It’s official. Amazon Web Services (AWS) has pulled the beta tag off its cloud-based Internet of Things (IoT) platform, announced AWS chief evangelist Jeff Barr on Dec. 18.
Dubbed AWS IoT, the offering enables organizations to link and manage their connected devices. Prices start at $5 per million messages. The AWS Free Tier plan includes 250,000 messages per month for 12 months.
During the AWS IoT beta, Barr noted that his company added an AWS Mobile Software Development Kit (SDK) for iOS – an Android version is in the works— along with IPv6 support on AWS IoT Device Gateway. Now it’s ready for primetime.
According to Barr, AWS IoT is a natural progression for the e-commerce giant, device maker and cloud innovator.
“Like some of our more advanced customers, we have been building systems around connected devices for quite some time,” wrote Barr in a company blog post. “Our experience with Amazon Robotics, drones (Amazon Prime Air), the Amazon Echo, the Dash Button, and multiple generations of Kindles has given us a well-informed perspective on how to serve this really important emerging market.”
It helps that the Seattle, Wash. company got an early start in building up its enterprise cloud services slate.
“Behind the scenes, AWS services such as AWS Lambda, Amazon API Gateway, Amazon DynamoDB, Amazon Kinesis, Amazon Simple Storage Service (S3), and Amazon Redshift provide the responsive, highly scalable infrastructure needed to build a robust IoT application,” continued Barr.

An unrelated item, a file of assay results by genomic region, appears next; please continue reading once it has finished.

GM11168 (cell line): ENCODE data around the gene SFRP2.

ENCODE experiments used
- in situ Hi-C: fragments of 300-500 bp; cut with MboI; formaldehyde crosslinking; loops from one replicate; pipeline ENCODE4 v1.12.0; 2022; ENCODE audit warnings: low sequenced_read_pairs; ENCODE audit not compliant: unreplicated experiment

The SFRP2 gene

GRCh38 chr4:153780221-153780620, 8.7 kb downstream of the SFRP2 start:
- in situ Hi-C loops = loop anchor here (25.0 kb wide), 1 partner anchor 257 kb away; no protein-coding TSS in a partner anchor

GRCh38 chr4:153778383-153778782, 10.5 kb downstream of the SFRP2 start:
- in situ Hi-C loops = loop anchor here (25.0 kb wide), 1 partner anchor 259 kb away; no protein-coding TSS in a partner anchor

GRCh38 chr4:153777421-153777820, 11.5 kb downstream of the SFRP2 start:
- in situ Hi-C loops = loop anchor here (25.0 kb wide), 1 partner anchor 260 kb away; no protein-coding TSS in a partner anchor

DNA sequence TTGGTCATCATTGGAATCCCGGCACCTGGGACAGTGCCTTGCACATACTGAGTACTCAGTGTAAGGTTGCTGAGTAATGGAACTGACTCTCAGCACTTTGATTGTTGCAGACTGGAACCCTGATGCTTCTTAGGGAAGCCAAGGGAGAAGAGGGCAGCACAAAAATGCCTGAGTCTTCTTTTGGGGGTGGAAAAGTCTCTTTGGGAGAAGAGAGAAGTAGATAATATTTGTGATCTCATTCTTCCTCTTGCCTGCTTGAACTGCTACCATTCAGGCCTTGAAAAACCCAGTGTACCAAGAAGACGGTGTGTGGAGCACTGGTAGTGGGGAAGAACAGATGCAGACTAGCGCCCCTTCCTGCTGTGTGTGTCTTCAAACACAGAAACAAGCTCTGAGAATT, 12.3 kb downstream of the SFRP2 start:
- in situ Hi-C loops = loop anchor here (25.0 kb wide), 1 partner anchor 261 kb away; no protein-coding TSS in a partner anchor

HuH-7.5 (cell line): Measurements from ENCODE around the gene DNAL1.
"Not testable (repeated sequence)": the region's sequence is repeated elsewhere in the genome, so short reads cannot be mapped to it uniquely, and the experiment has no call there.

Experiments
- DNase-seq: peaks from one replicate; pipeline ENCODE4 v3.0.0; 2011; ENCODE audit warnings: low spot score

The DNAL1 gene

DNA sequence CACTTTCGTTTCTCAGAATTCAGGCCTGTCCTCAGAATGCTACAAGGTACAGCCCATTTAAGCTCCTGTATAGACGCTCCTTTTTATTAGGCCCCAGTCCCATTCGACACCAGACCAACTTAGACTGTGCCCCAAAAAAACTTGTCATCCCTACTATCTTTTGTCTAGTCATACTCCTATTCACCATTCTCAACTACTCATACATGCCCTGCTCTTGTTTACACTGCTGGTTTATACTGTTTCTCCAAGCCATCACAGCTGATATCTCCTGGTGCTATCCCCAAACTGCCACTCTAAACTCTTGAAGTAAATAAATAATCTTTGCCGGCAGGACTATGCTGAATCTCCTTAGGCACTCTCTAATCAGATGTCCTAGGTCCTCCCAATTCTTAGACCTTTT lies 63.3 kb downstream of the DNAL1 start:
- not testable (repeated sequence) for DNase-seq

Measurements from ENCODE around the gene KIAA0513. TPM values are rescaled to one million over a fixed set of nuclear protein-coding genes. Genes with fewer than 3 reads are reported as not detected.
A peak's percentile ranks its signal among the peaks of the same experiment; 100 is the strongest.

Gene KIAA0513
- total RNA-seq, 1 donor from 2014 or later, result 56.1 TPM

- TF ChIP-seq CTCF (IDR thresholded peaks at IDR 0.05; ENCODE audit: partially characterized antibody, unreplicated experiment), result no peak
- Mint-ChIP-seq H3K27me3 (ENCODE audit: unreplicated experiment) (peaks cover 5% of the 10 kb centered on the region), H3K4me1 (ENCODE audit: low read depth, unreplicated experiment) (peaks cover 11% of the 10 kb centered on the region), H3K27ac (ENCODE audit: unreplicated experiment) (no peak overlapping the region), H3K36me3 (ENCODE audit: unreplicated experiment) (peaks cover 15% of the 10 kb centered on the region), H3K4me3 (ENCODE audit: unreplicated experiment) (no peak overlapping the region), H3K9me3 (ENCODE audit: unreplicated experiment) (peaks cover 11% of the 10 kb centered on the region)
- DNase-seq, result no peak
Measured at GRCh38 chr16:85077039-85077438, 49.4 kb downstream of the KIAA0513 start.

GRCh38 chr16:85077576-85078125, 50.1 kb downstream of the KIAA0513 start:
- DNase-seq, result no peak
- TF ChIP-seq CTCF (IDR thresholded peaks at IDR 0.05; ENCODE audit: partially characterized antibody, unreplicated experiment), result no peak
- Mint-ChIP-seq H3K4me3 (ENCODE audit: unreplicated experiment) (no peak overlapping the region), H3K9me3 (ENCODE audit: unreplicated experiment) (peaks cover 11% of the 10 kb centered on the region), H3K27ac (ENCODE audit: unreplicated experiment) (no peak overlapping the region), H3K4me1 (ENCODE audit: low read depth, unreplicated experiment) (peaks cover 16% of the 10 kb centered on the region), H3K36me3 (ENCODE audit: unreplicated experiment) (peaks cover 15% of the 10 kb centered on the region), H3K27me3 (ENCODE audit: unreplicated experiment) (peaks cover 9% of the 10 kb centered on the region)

Two companies are already putting Amazon’s cloud IoT tech through its paces, said Barr. Philips HealthSuite is using the platform to collect, store and analyze 15 petabytes (PB) of patient health data. Scout Alarm, a maker of self-contained wireless home security systems, is using AWS IoT to support its mobile-enabled devices.
Of course, Amazon isn’t the only tech heavyweight betting on IoT.
On Sept. 29, fellow Seattle-area tech giant Microsoft announced the general availability of Azure IoT Suite. As a collection of preconfigured solutions, Azure IoT Suite is aimed at helping businesses quickly kick off their IoT projects and begin connecting thousands of devices.
In March, IBM announced that it was investing $3 billion over four years to pursue the IoT opportunity. “There’s an opportunity to inform all business operations and decision-making with real-time actionable insight delivered securely via the cloud and extracted from all this data collected from sensors all over the planet,” said Bob Picciano, senior vice president of IBM Analytics, in a statement at the time.
Pedro Hernandez is a contributing editor at Datamation. Follow him on Twitter @ecoINSITE. Photo courtesy of Shutterstock.